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I realize this isn't necessarily a how-to but I thought I'd share. If you're wondering why companies are so eager to have the customer throw out their try me buttons, a big reason could be the fact that the try me buttons are powered by LR44 batteries, aka, button-cell. These batteries go for about $5 for a pack of 3, so getting these batteries with something we were planning on buying in the first place is awesome!

The third button I got actually had a mini capsule attached to it. In that were 3 batteries.

In a way, disposing of these batteries is slightly hazardous. LR44 batteries can sometimes contain lead (ironically, the three I got from that capsule contains lead), which can be a hazard to garbage handlers if corroded or cut in half by the truck. Li-ion batteries, due to the heavy amount of metal in the batteries, can also cause soil contamination and water pollution. In 2015 a Kohl's department store in New Jersey had it's backroom catch fire due to Li-ion batteries scratching up against other batteries, as well as the metal container it was in. So, save the environment and your wallet ;)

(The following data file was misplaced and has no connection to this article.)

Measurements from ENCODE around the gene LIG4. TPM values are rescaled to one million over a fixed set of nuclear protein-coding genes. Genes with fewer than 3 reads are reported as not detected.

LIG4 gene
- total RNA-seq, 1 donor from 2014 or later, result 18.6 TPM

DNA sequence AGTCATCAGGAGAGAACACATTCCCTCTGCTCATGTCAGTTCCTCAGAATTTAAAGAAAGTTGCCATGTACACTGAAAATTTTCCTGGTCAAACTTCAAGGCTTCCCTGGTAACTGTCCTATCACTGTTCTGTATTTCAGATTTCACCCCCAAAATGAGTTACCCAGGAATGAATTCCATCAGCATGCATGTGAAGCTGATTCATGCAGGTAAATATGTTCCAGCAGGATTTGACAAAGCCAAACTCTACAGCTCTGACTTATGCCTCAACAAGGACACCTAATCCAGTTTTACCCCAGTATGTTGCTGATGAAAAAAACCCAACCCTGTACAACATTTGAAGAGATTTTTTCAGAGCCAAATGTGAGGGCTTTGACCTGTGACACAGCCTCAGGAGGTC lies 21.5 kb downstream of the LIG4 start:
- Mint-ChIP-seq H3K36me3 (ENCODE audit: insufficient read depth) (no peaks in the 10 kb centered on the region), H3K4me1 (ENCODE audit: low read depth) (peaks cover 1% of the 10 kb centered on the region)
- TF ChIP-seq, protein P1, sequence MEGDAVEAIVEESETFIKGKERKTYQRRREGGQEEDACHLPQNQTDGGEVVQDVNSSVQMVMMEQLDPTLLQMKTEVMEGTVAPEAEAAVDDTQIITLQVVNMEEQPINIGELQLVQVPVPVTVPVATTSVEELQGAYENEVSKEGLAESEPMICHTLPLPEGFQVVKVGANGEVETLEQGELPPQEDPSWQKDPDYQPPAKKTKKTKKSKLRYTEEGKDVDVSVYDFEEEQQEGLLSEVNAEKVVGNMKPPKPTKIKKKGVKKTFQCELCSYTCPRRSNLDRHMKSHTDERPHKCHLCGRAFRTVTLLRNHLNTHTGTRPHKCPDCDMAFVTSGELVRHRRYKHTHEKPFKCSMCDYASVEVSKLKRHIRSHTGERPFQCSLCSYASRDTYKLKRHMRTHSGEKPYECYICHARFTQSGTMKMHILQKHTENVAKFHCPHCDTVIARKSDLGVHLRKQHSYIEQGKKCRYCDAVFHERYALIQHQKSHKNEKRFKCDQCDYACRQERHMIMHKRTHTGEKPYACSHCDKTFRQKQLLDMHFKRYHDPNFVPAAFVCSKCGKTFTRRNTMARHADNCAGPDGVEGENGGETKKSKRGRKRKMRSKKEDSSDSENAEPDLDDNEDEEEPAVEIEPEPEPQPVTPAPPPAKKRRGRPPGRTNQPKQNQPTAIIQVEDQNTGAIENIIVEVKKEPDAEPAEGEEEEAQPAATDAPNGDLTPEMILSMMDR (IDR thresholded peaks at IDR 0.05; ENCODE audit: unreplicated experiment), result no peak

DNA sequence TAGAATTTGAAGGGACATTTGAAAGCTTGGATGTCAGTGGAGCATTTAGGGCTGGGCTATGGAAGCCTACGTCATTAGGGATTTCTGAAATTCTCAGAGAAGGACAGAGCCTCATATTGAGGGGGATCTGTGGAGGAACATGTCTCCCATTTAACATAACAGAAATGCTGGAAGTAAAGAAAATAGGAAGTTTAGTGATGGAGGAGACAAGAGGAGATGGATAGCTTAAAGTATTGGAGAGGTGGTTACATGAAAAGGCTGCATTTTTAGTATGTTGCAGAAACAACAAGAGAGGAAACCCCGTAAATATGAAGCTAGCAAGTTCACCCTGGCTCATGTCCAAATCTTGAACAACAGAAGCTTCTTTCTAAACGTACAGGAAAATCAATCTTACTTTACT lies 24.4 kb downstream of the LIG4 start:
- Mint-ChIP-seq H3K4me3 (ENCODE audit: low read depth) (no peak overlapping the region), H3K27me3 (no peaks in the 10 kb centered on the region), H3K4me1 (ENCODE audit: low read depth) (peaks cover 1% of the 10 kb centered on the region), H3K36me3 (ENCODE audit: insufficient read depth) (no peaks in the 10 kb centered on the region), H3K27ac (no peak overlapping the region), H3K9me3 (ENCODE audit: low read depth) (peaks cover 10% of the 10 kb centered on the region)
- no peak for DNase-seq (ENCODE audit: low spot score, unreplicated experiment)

<p>Nice life hack. Button cell batteries are expensive to buy</p>
<p>Expensive? <a href="http://www.banggood.com/Wholesale-50-pcs-AG13-357A-LR44-SR44SW-SP76-L1154-RW82-RW42-Battery-p-49777.html" rel="nofollow">As in 50 pieces for 3.70 US$? </a></p>
<p>A store near me sells them 3 for $5. Either way, whatever price, free is better than paid.</p>
<p>3 for 5$ (US I suppose) That's the rip-off people get that are too old to know how to use the internet. Or just _need_ it NOW. And not tomorrow or the day after and are therefore willing (forced) to pay premium.</p><p>Free is better than paid? It may look like that, but that's not correct. In fact there ain't no no such thing as a free lunch. </p><p>Yes, you may get some &lt;devices&gt; into your hand for free and they may hold some batteries that you can salvage easily. Great! But now you have to store them until you need / can use them. Are they still fresh then? Were they fresh when you got salvaged them? Perhaps they sat some months/years on a shelf. Will they work when you need them? No problem if it is just for a fun project, But what if it just _has_ to work? I'd happily pay for a dozen of them, test ten of them till dead and only use two of the pack to be sure they _will_ work.</p><p>So, yes, most of the time free is best. But sometimes, just sometimes ... paying for stuff may be a good idea.</p><p>But 3 for 5$ is still a rip-off... </p>

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